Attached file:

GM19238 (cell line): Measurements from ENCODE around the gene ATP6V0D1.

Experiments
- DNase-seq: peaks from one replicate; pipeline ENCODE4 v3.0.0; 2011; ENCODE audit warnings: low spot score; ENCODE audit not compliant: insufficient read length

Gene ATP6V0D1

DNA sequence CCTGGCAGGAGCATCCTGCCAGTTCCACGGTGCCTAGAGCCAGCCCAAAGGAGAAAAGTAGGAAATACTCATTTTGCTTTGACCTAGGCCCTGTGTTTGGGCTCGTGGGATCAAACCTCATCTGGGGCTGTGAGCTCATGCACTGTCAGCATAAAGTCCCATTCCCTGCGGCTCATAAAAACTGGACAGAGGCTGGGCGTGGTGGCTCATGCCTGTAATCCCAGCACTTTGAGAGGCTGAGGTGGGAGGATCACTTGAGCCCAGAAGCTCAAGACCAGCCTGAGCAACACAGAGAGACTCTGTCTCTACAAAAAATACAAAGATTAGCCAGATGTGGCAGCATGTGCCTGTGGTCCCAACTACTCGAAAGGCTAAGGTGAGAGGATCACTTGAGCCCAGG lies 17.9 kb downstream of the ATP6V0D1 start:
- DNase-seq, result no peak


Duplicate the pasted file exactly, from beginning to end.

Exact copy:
GM19238 (cell line): Measurements from ENCODE around the gene ATP6V0D1.

Experiments
- DNase-seq: peaks from one replicate; pipeline ENCODE4 v3.0.0; 2011; ENCODE audit warnings: low spot score; ENCODE audit not compliant: insufficient read length

Gene ATP6V0D1

DNA sequence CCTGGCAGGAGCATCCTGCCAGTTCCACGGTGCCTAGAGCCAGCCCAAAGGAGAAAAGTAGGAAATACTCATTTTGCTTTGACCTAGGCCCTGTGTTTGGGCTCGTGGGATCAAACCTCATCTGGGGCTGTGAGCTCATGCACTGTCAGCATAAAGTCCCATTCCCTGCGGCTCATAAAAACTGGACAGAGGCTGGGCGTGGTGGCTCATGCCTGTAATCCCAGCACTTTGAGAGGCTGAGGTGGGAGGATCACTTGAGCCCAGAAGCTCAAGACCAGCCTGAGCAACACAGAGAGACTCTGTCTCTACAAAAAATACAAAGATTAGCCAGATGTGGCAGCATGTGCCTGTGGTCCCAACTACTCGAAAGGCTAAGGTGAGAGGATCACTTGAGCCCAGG lies 17.9 kb downstream of the ATP6V0D1 start:
- DNase-seq, result no peak